Remember how, when you were a kid, grownups seemed like they had life completely figured out? My mom in particular—she came off like an adulthood ninja. She was always ready with a wise answer for any problem I threw at her, never yelled or lost her car keys or forgot to turn on the crockpot. She always looked like she knew what she was doing.
I’m 37, married with two kids, a homeowner, a taxpayer. A dog owner. I plow through checkbooks like nobody’s business. I schedule doctor’s appointments and fill out forms and contribute to an IRA.
So why do I still feel like a little kid who has no idea what she’s doing?
The other day I taught my viola student her last lesson. She graduated high school in the spring and has enrolled in a private university where she won a full scholarship to study music (#proud). Midway through the lesson, while I was drilling her on a tricky run in her orchestral audition excerpt, she broke down and started crying. Her anxiety over the audition—over not being good enough, over worrying she might get to college and realize she doesn’t belong, over fearing that she is a fraud—had unraveled her.
I was the same back in my university days, always suspicious that I didn’t really deserve a spot at a prestigious music school, terrified to perform because it would mean exposing myself. I entertained lurid fantasies about performing better than my best, about how, through some impossible divine intervention, I would walk on stage and the notes that had always caused my fingers to stumble and trip would suddenly come effortlessly. Of course it never happened that way. I always played a few degrees worse than my best, and often many excruciating degrees worse, thanks to trembling hands and memory wipes caused by performance anxiety. It didn’t matter how much scholarship money I’d won, or whether I secured a fellowship to a prestigious music festival, or if I’d won a competition; I knew I was a fraud, I knew I had no idea what the hell I was doing and that at any moment I was going to fuck up and out myself.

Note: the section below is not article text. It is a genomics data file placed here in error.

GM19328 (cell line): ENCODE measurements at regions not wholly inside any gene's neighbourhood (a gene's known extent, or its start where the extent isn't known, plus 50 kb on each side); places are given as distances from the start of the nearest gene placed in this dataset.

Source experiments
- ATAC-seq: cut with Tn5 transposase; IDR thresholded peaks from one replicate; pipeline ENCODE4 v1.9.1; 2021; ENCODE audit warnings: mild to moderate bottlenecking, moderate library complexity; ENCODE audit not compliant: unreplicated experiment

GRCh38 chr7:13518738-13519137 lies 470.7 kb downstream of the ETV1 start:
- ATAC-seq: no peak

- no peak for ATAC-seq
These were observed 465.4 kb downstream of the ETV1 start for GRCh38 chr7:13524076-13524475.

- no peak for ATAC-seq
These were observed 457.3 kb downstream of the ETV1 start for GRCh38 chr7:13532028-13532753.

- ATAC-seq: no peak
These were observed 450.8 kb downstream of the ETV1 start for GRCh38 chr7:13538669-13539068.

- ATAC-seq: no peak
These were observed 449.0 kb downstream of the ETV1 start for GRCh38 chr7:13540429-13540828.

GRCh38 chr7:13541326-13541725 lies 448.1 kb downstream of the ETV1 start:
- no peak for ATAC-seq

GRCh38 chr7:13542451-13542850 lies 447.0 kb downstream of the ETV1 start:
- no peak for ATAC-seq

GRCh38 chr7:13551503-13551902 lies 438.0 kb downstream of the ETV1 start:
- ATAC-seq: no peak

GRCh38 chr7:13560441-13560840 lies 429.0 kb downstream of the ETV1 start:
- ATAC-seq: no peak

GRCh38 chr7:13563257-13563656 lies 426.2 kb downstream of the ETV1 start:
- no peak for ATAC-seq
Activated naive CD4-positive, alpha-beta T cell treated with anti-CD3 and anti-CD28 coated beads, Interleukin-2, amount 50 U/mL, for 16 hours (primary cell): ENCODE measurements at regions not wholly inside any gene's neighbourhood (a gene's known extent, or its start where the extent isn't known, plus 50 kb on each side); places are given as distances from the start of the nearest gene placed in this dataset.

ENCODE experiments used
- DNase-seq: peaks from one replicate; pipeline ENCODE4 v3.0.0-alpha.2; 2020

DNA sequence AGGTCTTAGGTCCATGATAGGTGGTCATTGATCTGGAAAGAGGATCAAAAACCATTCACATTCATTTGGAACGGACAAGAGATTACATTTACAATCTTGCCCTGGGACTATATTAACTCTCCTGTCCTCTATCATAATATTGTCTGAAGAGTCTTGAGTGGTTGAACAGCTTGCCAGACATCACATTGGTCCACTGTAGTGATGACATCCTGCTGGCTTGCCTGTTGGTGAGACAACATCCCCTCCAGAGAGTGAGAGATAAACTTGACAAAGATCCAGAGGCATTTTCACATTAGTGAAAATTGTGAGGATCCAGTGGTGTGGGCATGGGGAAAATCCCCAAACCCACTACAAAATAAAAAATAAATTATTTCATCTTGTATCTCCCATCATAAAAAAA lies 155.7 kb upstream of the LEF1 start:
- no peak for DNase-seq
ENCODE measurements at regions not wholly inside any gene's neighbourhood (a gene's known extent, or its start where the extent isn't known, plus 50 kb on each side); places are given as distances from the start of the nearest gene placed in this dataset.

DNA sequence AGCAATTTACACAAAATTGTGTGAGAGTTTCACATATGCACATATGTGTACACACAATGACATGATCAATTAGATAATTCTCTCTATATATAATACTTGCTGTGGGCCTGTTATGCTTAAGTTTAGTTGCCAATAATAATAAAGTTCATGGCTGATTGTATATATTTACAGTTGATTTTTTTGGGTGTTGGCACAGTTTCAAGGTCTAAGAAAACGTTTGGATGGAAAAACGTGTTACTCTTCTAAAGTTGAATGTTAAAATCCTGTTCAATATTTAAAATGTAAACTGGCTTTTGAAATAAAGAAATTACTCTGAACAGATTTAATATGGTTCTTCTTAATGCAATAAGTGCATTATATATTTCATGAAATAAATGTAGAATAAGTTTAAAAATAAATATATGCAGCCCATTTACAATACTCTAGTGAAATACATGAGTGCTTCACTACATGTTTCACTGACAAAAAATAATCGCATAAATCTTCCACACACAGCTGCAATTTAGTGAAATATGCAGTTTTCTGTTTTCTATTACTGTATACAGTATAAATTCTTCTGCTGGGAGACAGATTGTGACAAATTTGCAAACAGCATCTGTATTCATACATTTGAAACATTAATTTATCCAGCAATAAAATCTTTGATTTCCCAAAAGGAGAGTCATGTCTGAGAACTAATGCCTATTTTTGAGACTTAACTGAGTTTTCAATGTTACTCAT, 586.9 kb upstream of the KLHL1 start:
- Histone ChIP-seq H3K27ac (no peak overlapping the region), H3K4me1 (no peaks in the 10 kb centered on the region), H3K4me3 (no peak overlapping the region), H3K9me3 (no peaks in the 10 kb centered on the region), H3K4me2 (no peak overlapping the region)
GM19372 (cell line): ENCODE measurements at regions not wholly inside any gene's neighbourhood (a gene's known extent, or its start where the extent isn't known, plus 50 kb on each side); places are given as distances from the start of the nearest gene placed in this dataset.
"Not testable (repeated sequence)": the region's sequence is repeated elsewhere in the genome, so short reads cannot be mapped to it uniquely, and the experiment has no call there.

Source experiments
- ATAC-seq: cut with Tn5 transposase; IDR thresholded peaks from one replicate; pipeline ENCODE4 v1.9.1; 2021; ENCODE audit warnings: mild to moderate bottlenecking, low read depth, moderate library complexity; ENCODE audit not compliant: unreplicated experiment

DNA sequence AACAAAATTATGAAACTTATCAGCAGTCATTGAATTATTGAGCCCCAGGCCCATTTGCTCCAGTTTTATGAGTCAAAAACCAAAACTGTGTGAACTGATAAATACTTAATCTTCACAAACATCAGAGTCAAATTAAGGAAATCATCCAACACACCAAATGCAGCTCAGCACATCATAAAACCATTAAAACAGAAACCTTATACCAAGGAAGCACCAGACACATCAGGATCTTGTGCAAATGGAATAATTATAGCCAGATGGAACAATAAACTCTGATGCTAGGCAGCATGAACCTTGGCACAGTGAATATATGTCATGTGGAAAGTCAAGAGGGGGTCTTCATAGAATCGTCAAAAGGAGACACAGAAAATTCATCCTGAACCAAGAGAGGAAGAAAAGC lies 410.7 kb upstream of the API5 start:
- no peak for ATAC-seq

Two decades later, and I still feel this way.
I keep thinking, Who in the world gave me permission to be in charge of important things? I still don’t feel I should be trusted to operate heavy machinery—a few weeks ago I reversed my Honda Pilot out of my garage with the back hatch gawking open and ripped off the decorative “H.” I certainly shouldn’t be entrusted with keeping actual living, breathing human beings alive and healthy and clean-ish. My six-year-old brushed her hair eight times the entire summer, and my ten-year-old has an eye twitch probably caused by too much Minecraft. Right now, twelve inches from my left elbow, sits a mountain of books and probably fairly important papers the approximate gerth of A-L of the Encyclopedia Britannica. There is a huge, black Rorschach blot of a coffee stain on the carpet beside my couch. It’s been there for three years.
I don’t know what I’m doing. I’m still just an inexperienced kid, gathering information about the world in haphazard bursts, sometimes taking in great, satisfying epiphanies but more often leaping and grabbing at nothing. I understand nothing. I know painfully little. I pray that one day I’ll be halfway decent at something, but I fear that no matter how hard I try, I’ll never be really good at anything.
I’m not even sure how I measure “good.”
And I’m on this ridiculous quest to try to be an author, oh, for Pete’s sake, who the hell do I think I am? Writing books is something smart grownups do. I’m still just a student trying very hard to impress her teacher, still just a kid, pecking at my instrument day after day with no guarantee of a return on investment. I’m still terrified, still unsure, still trying to be something bigger than myself, fantasizing that maybe one day I’ll produce something beyond my meager capabilities, something that is worthy of pride.
I’m in exactly the same place I was half my life ago, the same place where my viola student is now: I simply do not believe I have what it takes. And yet, like my student—well, former student; she’s moved on to bigger and better things—I will dry my tears, have a little chuckle at myself for being so silly, and keep stubbornly pecking away.